>> Proof-of-Principle: Efficacy of fewer than 3-doses of a bivalent HPV 16/18 vaccine against incident persistent HPV infection in Guanacaste, Costa Rica
12:00 PM - 12:15 PM
1National Cancer Institute, National Institutes of Health, Bethesda, MD, USA; 2Proyecto Epidemiológico Guanacaste, Fundación INCIENSA, San Jose, Costa Rica; 3DDL Diagnostic Laboratory, Voorburg, The Netherlands; 4Information Management Services, Inc., Rockville, MD, USA.
Background: Three-dose regimens for HPV vaccines are expensive to purchase and deliver, and often not feasible where the need is most crucial. Even in high resource regions, compliance is low.
To evaluate efficacy of two and one doses of a bivalent HPV 16/18 vaccine for the prevention of newly detected HPV16/18 one-year persistent infection.
Methods: 7,466 women (18-25 years) were randomized 1:1 to Cervarix or hepatitis A vaccine (control) and followed yearly (or semiannually if LSIL). VE was calculated after excluding women with zero post-enrolment visits or with both HPV16 and 18 DNA positivity at enrolment (155:160 HPV:Control). 383 women who received 1 dose (196:187), 801 who received 2 doses (422:379), and 5,976 who received 3 doses (2957:3010) comprised the analytic population. Median follow-up was three years, comparable by doses received and arm. Reasons for receiving <3 doses and other relevant pre- and post-randomization characteristics were balanced within dose by arm. One-year persistence was defined as two positive tests for the same HPV type in visits 10+ months apart in women negative at enrollment for that HPV type. Dose-stratified efficacies compared events in HPV to control arm; exact 95% confidence intervals were calculated.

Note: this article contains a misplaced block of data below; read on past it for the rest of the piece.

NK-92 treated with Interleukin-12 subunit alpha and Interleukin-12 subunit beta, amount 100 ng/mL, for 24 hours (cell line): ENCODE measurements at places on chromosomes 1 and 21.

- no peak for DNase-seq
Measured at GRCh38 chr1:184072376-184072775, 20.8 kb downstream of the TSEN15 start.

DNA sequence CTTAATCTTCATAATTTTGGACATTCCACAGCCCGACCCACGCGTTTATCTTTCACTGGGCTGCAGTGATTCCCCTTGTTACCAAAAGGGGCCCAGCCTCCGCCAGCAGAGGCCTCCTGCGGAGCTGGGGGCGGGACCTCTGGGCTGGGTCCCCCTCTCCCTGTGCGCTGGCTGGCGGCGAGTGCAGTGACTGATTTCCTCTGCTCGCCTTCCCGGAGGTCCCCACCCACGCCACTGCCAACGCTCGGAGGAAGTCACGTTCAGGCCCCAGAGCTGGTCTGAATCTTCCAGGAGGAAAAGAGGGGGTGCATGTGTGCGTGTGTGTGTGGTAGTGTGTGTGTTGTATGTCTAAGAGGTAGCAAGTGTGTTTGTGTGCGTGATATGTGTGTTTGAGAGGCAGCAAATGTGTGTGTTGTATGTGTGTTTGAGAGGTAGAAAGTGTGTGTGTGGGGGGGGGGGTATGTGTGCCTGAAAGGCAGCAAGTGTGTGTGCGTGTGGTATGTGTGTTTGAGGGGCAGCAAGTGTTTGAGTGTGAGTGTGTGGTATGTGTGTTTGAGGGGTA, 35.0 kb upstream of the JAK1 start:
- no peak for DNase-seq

Results: Attack rate of incident one-year persistent HPV16/18 infection in the control arm was 4.3% for 1 dose, 4.0% for 2 doses, and 3.8% for 3 doses. Vaccine efficacy for 1 dose was 100% (95%CI 57%-100%; n=8 total events), for 2 doses 82% (95%CI 43%-96%; n= 18 total events), and for 3 doses 78% (95%CI 67%-86%; n=137 total events). Results were similar for 6-month persistence.
Conclusion: Our data do not provide sufficient evidence to modify existing 3-dose schedules, but suggest that fewer than three doses may provide a high degree of protection against HPV-16/18 infection. Systematic evaluation of one- and two-dose schedules is justified.